AT&T PARK— San Francisco Giants manager Bruce Bochy has not lost his fire. Just ask him. Or, better yet, he said Tuesday, “Ask a couple of guys last night in the dugout. If I did that, I would not be here.”
With one year remaining on his contract, Bochy, 63, said he hasn’t even had any discussions with Giants brass about whether or not he’ll be back next season. They also haven’t had any talks about an extension.
“Until you’re told otherwise, you expect to be back,” he said. “Larry and Brian and I have talked. They want me back next year.”
During a conference call to discuss the dismissal of general manager Bobby Evans on Monday, San Francisco president and CEO Larry Baer said in no uncertain terms that Bochy would be back in 2019. Who he’ll be managing under — and how much involvement that new general manager/head of baseball operations gets involved in Bochy’s day-to-day — has yet to be determined.
“I love what I’m doing, I want to be back and I’d love to have another shot at the postseason,” Bochy said.
Baer said that the club wants a “next-gen” type of figure (or figures) for the new head of baseball operations gig. That next generation can take multiple forms — male and female, single or plural — but whoever it is, Bochy plans on sticking around.
“We don’t know who that person is now, but he’s going to be the guy that will be making the decisions, we understand that,” Bochy said. “Whatever he wants to do on the field, my job is to make it work, and so I think it’s wait-and-see.”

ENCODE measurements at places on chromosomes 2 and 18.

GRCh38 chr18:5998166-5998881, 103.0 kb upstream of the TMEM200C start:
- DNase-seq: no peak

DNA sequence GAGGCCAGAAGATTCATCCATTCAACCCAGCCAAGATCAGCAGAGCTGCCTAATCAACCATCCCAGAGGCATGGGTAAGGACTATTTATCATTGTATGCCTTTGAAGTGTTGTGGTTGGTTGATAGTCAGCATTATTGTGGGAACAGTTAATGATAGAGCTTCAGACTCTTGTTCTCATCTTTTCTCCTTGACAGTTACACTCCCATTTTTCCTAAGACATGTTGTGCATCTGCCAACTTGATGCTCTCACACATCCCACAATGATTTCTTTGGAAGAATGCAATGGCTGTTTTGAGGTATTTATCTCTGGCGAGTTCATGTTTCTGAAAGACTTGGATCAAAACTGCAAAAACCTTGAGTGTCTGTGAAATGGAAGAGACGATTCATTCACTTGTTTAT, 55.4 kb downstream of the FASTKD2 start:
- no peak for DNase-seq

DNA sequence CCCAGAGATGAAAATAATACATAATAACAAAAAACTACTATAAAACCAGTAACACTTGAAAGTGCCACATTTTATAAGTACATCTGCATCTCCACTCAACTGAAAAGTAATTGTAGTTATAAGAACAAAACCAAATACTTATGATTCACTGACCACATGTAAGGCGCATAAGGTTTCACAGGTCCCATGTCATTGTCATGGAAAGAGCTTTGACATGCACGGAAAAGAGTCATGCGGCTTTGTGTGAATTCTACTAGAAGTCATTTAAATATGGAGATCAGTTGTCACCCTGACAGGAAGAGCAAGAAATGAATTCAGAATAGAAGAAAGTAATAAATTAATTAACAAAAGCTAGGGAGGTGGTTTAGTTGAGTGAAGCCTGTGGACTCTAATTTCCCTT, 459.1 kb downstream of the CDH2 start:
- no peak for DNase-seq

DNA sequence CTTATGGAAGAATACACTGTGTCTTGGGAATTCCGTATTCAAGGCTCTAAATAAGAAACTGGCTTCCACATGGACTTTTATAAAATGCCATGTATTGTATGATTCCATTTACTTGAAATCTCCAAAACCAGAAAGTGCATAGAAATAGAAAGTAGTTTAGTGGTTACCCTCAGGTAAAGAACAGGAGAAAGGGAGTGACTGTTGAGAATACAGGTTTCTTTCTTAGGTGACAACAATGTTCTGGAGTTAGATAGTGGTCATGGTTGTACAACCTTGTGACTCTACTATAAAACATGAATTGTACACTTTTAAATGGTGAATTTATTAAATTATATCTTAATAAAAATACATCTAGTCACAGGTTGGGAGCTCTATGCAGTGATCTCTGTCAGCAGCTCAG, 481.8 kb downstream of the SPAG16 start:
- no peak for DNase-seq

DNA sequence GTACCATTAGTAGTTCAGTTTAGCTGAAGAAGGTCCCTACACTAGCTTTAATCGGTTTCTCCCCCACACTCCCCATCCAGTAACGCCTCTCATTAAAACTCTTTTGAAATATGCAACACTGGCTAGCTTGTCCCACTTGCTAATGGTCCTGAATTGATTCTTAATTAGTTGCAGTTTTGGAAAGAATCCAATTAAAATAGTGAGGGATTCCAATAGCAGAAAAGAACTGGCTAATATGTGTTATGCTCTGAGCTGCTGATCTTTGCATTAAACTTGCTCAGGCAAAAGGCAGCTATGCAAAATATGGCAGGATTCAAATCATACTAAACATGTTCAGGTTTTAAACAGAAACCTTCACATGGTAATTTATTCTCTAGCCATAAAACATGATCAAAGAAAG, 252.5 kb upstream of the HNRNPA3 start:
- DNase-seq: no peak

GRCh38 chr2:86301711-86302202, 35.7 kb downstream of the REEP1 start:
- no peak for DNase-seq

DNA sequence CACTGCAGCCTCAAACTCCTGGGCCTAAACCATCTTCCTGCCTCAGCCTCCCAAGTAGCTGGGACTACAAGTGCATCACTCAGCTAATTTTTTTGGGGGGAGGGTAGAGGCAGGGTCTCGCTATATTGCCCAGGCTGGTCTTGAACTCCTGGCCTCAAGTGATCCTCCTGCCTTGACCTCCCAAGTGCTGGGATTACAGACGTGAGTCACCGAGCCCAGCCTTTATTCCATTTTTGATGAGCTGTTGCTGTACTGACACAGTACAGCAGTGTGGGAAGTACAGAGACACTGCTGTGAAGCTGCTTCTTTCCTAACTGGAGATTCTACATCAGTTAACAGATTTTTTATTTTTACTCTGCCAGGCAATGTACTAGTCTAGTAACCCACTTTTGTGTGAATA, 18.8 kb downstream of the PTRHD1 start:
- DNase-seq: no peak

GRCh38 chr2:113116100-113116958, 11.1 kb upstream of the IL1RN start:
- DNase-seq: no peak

Bochy is also unconcerned with being a lame-duck manager in 2019.
“I don’t want them to have that on their plate, either,” Bochy said, referring to the front office. “I’ve told them that. I’m signed, and I’m good right now. Let’s just concentrate on what we need to do, and that’s make this team better. I have zero concern about it.”
Given the fact that the Giants are second-to-last in scoring in the major leagues this year, it’s not inconceivable that there are coaching changes made to Bochy’s staff, as there were after the 2017 season, which saw San Francisco lose 98 games — the second-worst in franchise history. After that campaign, the Giants cut ties with longtime pitching coach Dave Righetti, bullpen coach Mark Gardner, assistant hitting coach Steve Decker and third base coach Phil Nevin. They re-assigned hitting coach Hensley Meulens, hired Alonzo Powell as hitting coach, hired pitching coach Curt Young and hired former Dodgers and Giants reliever Matt Herges as the bullpen coach.
Bochy was not sure exactly how much input he would have in any new staff hires, which could be driven by a new, analytics-minded baseball operations staff
“I don’t know, I don’t think about it,” Bochy said. “Again, some of the decisions that are made are not up to me, obviously. The season’s not over yet, but those questions will be answered soon … I mean, sure, I have input, but still, some decisions are not mine. I can give them all the input I want, but if they feel a change is needed, whether coaches, myself, anywhere in the clubhouse, that’s their right.”
Bochy has said for the last week that this season is far better than the 98-loss season a year ago, for a variety of reasons, and that what derailed the Giants — who were at .500 as late as Aug. 28 — were a raft of injuries. They’re well-chronicled by now, but the litany of high-end contributors who went down is impressive, after a fashion.
“I thought the plan was pretty good this year,” Bochy said. “Unfortunately, we had to deal with a lot. You look at the players that we acquired, we thought we’d have more offense, but we just couldn’t keep some guys on the field. Every year’s different, how it goes, as far as health or whatever. We just had our issues there, and it caught up with us.”